Poverty was closely associated with higher rates of dementia among older adults in Afghanistan, according to a recently published study by Jean-Francois Trani, an associate professor at the Brown School.
The results suggest that addressing education, health, employment, and living conditions earlier in life can have an impact on dementia risk in later life, particularly in countries that are frequently in crisis, such as Afghanistan.
“It’s important to start now to understand the causes of dementia so we can change policy to benefit people who will age in the coming decades,” Trani said. “The problem of dementia is growing in low- and middle-income countries, and we can’t explain it just by genetic factors. This research is urgent and it has to be global.”
Trani investigates the intersection of mental health, disability, vulnerability, and poverty with a focus on field research that informs policy and service design for individuals living in conflict-affected nations and other low-income countries. His research has contributed to policy papers of the Ministry of Education and the Ministry of Public Health in Afghanistan. He is an editor of ALTER, the European Journal of Disability Research, and the Revue Tiers Monde.
Trani’s teaching is linked to his professional experience in global health and international development. He involves master and doctoral students in all phases of his research projects.
Related research projects
A five-year study conducted alongside a research team in Afghanistan and Pakistan has led to improved learning outcomes for students in those countries’ primary schools. The team worked with school communities and three partners, Norwegian Afghanistan Committee, Swedish Committee for Afghanistan, and the National Rural Support Program in Pakistan, which support government schools or run community-based schools in rural areas of both countries. Washington University’s Global Research on Inclusion and Disability lab team presented preliminary findings of the EEQAP study at the Society for Social Work and Research 27th Annual Conference in January of 2023.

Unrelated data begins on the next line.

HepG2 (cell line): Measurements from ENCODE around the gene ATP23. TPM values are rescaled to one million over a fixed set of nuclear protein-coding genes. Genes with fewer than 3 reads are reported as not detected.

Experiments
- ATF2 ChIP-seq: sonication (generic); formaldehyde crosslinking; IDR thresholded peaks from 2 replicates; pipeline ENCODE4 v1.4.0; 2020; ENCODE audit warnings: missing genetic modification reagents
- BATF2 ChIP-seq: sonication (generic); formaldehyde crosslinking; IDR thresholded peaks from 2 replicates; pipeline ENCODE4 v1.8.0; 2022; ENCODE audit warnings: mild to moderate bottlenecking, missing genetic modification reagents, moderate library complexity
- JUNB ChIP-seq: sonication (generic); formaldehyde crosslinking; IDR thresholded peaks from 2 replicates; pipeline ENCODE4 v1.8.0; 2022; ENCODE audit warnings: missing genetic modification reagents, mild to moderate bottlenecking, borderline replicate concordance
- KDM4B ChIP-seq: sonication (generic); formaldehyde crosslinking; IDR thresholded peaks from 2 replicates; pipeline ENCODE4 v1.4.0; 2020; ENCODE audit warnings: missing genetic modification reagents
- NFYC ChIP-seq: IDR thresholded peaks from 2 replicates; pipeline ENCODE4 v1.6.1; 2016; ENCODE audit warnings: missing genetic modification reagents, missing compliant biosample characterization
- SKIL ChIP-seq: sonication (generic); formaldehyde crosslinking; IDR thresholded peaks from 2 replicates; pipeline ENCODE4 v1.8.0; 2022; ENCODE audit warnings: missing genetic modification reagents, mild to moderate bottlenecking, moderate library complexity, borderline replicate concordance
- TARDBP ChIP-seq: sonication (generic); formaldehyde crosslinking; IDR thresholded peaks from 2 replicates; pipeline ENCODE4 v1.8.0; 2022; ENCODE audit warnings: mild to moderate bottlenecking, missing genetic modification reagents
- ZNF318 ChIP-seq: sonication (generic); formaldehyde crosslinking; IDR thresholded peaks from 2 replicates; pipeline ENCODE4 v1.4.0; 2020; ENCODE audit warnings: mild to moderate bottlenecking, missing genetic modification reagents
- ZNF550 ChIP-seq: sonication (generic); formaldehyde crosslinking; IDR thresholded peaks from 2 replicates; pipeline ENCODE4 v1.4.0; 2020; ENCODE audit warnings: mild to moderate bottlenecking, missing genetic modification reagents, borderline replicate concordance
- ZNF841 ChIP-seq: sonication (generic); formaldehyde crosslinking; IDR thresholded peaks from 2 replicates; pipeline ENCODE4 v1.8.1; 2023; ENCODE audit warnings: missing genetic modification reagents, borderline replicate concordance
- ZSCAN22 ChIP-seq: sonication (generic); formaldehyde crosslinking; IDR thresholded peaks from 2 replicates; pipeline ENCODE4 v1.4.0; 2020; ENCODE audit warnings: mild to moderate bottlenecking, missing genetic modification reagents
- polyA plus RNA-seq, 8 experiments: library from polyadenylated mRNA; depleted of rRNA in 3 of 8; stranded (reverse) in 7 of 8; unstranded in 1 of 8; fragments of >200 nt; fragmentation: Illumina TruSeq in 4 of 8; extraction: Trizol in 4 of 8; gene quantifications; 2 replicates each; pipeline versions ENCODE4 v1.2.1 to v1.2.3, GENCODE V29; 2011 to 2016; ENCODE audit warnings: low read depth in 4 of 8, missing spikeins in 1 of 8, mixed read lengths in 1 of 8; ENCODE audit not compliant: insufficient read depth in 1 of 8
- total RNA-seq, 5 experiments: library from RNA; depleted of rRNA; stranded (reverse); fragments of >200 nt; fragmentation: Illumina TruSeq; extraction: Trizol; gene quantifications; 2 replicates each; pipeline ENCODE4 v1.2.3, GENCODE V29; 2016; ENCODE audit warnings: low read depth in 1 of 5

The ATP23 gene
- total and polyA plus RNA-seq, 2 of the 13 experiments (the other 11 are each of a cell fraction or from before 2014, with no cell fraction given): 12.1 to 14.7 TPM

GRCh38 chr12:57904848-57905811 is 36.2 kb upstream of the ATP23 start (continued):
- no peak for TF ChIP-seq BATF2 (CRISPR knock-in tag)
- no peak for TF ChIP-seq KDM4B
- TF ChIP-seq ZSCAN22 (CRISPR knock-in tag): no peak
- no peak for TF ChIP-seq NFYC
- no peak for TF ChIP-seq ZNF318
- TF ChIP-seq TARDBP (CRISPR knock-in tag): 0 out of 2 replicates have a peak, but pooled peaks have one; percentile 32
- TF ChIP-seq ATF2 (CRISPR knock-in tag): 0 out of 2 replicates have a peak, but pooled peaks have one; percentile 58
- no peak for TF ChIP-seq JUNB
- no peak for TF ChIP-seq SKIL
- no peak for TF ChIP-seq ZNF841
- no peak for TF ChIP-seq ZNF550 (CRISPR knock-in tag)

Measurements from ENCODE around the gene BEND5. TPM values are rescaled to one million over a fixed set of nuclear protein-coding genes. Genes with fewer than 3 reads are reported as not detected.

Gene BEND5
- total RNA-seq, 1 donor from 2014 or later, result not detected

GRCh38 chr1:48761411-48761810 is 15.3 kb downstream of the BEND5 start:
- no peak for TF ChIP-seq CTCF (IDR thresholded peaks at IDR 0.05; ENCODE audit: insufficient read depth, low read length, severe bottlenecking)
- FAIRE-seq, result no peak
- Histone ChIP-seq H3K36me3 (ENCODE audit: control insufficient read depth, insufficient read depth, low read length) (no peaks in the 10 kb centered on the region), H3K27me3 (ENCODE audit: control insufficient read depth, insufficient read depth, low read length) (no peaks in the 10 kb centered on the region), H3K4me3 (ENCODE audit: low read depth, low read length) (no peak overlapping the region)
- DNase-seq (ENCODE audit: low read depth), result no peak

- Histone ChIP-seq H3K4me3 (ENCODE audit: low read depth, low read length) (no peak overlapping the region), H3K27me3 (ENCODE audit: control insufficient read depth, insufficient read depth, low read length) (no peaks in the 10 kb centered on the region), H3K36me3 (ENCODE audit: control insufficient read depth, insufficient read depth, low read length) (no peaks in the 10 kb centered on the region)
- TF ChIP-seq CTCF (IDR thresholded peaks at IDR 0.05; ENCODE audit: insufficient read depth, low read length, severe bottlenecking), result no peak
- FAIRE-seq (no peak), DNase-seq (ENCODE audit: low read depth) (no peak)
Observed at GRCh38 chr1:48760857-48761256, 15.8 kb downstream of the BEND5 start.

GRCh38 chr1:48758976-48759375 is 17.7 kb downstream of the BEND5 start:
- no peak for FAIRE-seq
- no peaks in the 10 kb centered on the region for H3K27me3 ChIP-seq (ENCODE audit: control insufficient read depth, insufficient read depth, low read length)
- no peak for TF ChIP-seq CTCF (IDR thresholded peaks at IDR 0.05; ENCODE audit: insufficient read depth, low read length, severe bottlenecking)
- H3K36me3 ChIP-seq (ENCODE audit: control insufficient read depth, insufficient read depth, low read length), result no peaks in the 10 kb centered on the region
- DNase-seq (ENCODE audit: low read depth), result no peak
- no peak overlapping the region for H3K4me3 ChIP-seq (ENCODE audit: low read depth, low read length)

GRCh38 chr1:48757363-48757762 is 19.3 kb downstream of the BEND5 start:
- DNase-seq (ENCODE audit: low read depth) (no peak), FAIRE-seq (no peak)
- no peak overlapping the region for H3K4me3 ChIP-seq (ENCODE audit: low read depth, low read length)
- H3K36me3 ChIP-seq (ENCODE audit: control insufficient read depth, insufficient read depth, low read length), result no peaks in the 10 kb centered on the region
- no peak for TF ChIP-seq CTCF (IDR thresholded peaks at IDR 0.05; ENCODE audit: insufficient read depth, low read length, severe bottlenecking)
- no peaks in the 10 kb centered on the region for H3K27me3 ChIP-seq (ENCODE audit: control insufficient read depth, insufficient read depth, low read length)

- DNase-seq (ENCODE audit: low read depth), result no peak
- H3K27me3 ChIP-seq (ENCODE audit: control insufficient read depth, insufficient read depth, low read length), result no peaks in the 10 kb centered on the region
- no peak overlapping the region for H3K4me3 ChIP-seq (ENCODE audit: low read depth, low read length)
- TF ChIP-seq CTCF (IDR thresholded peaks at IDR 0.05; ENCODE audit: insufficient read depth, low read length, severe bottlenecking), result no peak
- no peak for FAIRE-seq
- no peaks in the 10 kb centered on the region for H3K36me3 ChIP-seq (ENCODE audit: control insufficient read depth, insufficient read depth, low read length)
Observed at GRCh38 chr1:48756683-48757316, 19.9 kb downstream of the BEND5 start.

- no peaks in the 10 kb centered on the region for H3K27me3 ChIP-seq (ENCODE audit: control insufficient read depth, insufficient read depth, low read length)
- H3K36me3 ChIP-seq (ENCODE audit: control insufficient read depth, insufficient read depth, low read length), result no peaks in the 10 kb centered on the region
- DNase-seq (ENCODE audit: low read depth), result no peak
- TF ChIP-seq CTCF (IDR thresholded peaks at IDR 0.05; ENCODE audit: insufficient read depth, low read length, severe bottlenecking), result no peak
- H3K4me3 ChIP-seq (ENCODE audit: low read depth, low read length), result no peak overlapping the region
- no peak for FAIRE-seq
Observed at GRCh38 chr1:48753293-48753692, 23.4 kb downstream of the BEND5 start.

The physical and mental well-being of Afghan children are under grave threat in a country where mental health service provision has been extremely limited even in the best of times. Now, with the Taliban regime in place and the collapse of national health services and severe reduction in development and humanitarian support for Afghanistan, the need for mental health support is acute as the country teeters on the edge of economic collapse. Children are at heightened risk of severe mental health impacts during this crisis.